Hypocrisy and exploitation in college sports

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In an important new article, historian Taylor Branch argues that the very structure of college sports is based on student-athletes that generate billions of dollars for universities and private companies but in return they're left earning nothing for themselves. In other words student-athletes are essentially working full-time jobs for free.

In what some are calling the most important article ever written about college sports, Pulitzer Prize-winning historian and author Taylor Branch offers a powerful indictment about the hypocrisy built into college sports. Writing in the latest issue of The Atlantic, Branch, best known for his volumes on civil rights history, details a lengthy piece titled The Shame of College Sports.

"For all the outrage, the real scandal is not that students are getting illegally paid or recruited, it's that two of the noble principles on which the NCAA justifies its existence - 'amateurism' and the 'student-athlete' - are cynical hoaxes, legalistic confections propagated by the universities so they can exploit the skills and fame of young athletes," writes Branch. "The tragedy at the heart of sports is not that some college athletes are getting paid, but that more of them are not."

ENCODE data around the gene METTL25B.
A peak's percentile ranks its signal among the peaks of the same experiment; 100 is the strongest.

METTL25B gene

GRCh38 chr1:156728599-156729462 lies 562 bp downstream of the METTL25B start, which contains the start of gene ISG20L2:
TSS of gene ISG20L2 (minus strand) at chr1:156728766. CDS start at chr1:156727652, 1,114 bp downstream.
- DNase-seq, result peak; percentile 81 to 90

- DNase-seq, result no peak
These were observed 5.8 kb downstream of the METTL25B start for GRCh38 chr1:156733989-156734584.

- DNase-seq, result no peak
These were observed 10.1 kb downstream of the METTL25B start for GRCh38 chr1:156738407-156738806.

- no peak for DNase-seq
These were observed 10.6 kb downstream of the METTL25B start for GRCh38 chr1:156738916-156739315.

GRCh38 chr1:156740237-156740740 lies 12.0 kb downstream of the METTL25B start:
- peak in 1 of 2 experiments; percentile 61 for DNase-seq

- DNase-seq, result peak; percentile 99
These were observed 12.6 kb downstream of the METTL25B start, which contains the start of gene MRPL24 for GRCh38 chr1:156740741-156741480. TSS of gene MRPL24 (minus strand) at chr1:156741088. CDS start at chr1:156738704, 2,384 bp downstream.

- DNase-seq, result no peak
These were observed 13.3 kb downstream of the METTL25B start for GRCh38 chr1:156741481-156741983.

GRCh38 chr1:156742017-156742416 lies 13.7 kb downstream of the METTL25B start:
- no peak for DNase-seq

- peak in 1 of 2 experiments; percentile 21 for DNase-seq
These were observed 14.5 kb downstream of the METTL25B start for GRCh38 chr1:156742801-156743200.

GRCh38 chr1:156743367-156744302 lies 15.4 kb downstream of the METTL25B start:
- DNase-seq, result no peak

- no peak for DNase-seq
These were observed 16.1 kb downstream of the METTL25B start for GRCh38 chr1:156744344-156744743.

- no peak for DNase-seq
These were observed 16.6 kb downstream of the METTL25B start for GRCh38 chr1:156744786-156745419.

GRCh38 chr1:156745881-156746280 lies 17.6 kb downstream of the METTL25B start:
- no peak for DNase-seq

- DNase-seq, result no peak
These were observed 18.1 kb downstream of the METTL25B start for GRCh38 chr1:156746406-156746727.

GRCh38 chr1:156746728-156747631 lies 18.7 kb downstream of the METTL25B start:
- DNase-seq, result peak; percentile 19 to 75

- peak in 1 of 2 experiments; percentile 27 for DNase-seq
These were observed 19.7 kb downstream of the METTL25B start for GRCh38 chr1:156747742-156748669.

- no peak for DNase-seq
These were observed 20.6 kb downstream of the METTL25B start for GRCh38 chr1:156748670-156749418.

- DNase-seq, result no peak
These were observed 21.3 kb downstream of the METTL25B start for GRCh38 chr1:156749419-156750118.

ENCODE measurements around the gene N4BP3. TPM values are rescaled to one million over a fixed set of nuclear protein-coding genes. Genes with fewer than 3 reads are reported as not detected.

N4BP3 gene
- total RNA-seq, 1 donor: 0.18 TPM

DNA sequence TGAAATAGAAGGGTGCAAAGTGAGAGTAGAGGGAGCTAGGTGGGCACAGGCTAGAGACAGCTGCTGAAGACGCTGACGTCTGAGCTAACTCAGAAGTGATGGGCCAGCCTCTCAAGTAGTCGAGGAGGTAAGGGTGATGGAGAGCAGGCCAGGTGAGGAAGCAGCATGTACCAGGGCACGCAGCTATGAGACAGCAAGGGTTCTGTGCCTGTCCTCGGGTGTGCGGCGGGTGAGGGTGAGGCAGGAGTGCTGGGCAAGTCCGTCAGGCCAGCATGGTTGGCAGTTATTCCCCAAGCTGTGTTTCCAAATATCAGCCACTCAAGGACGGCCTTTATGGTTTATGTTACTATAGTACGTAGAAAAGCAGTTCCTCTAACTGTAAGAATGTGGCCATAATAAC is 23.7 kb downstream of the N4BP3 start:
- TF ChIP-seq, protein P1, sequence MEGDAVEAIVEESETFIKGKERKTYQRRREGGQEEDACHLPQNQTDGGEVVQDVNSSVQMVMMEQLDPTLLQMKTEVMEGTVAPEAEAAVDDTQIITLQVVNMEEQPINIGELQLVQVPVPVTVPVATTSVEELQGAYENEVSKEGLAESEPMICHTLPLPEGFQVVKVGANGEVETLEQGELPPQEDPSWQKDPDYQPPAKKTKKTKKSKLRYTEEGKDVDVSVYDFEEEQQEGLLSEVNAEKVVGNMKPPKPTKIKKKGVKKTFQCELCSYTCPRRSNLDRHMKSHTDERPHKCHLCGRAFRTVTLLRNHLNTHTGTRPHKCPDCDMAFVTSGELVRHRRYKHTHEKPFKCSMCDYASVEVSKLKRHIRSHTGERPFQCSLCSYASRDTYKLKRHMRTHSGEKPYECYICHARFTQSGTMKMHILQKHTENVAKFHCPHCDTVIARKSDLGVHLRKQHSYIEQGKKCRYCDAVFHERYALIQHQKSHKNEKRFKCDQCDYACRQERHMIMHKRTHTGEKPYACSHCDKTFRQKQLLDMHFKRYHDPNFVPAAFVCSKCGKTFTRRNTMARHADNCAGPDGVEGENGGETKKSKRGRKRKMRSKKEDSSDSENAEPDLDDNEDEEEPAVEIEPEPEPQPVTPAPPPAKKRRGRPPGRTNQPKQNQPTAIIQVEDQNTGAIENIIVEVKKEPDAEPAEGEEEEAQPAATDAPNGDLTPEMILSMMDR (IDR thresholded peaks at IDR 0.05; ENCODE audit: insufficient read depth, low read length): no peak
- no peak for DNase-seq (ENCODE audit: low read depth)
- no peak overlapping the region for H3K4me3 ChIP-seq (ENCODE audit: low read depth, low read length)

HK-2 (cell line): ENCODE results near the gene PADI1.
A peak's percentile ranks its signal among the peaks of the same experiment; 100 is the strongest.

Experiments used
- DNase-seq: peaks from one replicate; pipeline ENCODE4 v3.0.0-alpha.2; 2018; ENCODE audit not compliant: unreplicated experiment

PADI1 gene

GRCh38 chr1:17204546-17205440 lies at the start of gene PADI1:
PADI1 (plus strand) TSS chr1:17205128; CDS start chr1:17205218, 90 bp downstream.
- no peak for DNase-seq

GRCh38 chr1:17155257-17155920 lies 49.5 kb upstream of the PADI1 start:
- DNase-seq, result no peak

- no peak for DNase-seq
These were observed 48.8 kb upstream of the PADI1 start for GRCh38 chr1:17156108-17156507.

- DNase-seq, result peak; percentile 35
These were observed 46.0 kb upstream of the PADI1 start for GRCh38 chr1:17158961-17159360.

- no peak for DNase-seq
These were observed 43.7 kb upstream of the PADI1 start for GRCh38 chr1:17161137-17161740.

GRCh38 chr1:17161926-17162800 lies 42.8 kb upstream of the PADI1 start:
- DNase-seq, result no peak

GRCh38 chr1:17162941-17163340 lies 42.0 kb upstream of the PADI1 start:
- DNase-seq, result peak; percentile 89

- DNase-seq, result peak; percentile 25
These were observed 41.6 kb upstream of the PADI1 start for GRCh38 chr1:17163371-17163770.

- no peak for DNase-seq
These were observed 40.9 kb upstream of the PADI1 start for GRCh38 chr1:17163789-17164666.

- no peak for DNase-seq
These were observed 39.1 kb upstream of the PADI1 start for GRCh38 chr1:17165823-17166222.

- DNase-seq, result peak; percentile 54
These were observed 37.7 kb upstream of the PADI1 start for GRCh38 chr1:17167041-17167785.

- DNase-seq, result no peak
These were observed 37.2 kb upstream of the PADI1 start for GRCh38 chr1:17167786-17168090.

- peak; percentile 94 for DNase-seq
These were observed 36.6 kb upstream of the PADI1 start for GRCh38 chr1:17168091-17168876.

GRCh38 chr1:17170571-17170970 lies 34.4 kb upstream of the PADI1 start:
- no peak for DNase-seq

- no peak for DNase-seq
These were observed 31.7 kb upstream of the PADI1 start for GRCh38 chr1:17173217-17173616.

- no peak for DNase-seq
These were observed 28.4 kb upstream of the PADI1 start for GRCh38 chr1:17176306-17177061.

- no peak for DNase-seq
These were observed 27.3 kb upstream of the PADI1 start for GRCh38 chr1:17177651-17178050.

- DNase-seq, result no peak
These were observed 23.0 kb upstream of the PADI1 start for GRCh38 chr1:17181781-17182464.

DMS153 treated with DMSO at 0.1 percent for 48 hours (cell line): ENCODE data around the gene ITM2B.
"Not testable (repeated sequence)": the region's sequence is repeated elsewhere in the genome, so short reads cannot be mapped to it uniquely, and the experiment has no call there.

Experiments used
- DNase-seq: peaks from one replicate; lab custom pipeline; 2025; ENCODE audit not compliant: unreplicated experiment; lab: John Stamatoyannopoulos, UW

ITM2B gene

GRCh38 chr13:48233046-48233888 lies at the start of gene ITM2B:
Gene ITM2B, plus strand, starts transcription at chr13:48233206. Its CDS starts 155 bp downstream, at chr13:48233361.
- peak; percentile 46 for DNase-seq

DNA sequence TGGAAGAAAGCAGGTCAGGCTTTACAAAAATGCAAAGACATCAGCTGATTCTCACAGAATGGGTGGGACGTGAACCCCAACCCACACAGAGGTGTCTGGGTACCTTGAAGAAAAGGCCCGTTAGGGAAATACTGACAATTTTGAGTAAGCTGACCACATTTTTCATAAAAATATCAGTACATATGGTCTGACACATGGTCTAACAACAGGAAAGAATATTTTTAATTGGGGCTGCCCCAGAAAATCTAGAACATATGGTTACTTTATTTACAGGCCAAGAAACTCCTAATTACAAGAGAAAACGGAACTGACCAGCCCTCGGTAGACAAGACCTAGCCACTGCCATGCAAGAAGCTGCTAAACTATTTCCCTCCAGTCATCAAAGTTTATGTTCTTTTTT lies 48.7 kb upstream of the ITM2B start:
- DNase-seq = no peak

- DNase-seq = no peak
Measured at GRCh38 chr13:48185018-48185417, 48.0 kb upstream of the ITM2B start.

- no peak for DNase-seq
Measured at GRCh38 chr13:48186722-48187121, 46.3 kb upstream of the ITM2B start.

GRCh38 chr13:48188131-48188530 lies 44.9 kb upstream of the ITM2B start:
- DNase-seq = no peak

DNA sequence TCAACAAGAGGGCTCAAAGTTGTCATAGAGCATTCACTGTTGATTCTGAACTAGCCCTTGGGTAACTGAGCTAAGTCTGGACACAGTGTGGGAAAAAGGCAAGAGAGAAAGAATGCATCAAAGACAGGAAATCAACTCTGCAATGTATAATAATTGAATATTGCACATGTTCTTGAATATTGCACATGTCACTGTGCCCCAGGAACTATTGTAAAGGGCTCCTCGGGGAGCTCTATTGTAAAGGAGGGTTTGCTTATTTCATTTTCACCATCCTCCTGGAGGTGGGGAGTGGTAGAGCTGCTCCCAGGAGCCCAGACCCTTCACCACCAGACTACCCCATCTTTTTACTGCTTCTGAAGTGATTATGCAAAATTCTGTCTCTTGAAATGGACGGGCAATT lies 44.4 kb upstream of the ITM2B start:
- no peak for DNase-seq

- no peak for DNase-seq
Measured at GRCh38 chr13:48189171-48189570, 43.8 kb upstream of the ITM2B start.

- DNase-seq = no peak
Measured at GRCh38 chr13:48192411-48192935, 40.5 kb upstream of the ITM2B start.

Providing ample evidence Branch notes "student-athletes" are themselves lacking in their rights as American citizens. They are, he writes, the "heir[s] to Dred Scott*."

Branch emphasizes, "Big-time college sports are fully commercialized. Billions of dollars flow through them each year. The NCAA makes money, and enables universities and corporations to make money, from the unpaid labor of young athletes."

He continues, "College athletes are not slaves. Yet to survey the scene - corporations and universities enriching themselves on the backs of uncompensated young men, whose status as 'student-athletes' deprives them of the right to due process guaranteed by the Constitution - is to catch an unmistakable whiff of the plantation. Perhaps a more apt metaphor is colonialism: college sports, as overseen by the NCAA, is a system imposed by well-meaning paternalists and rationalized with hoary sentiments about caring for the well being of the colonized. But it is nonetheless, unjust. The NCAA, in its zealous defense of bogus principles, sometimes destroys the dreams of innocent athletes."

Branch goes on to say the NCAA itself "is a classic cartel." Efforts to reform it over the last two decades have been largely fruitless.

"The time has come for a major overhaul," says Branch. "And whether the powers that be like it or not, big changes are coming. Threats loom in multiple fronts: in Congress, the courts, breakaway athletic conferences, student rebellion, and public disgust."

The term "student-athlete," Branch explains, was essentially created for no educational reasons - but only as a smokescreen to keep players from being able to sue for workers' compensation if they are injured playing for dear old alma mater. At the end of the day, the whole point of the NCAA - despite its sanctimonious educational claptrap - is to protect the unjust concept of amateurism, so that its client athletic departments get free labor.